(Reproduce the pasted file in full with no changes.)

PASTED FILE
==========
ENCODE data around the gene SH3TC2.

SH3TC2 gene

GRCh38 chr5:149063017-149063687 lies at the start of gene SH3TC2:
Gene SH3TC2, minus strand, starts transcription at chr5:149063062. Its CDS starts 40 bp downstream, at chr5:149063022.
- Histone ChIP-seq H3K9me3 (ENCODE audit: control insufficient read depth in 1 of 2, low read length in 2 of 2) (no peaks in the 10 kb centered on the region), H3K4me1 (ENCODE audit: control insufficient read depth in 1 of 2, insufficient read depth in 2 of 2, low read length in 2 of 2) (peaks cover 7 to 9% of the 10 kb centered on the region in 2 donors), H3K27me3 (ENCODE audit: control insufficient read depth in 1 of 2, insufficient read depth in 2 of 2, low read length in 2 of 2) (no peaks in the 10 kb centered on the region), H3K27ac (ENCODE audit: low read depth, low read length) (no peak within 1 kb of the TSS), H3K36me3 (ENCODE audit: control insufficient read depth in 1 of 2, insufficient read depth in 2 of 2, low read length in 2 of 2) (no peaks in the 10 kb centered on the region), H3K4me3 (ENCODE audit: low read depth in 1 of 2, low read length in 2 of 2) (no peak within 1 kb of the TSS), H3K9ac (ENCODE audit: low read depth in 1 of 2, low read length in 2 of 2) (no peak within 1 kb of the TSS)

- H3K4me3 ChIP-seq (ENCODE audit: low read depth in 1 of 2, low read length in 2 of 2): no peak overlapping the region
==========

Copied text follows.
ENCODE data around the gene SH3TC2.

SH3TC2 gene

GRCh38 chr5:149063017-149063687 lies at the start of gene SH3TC2:
Gene SH3TC2, minus strand, starts transcription at chr5:149063062. Its CDS starts 40 bp downstream, at chr5:149063022.
- Histone ChIP-seq H3K9me3 (ENCODE audit: control insufficient read depth in 1 of 2, low read length in 2 of 2) (no peaks in the 10 kb centered on the region), H3K4me1 (ENCODE audit: control insufficient read depth in 1 of 2, insufficient read depth in 2 of 2, low read length in 2 of 2) (peaks cover 7 to 9% of the 10 kb centered on the region in 2 donors), H3K27me3 (ENCODE audit: control insufficient read depth in 1 of 2, insufficient read depth in 2 of 2, low read length in 2 of 2) (no peaks in the 10 kb centered on the region), H3K27ac (ENCODE audit: low read depth, low read length) (no peak within 1 kb of the TSS), H3K36me3 (ENCODE audit: control insufficient read depth in 1 of 2, insufficient read depth in 2 of 2, low read length in 2 of 2) (no peaks in the 10 kb centered on the region), H3K4me3 (ENCODE audit: low read depth in 1 of 2, low read length in 2 of 2) (no peak within 1 kb of the TSS), H3K9ac (ENCODE audit: low read depth in 1 of 2, low read length in 2 of 2) (no peak within 1 kb of the TSS)

- H3K4me3 ChIP-seq (ENCODE audit: low read depth in 1 of 2, low read length in 2 of 2): no peak overlapping the region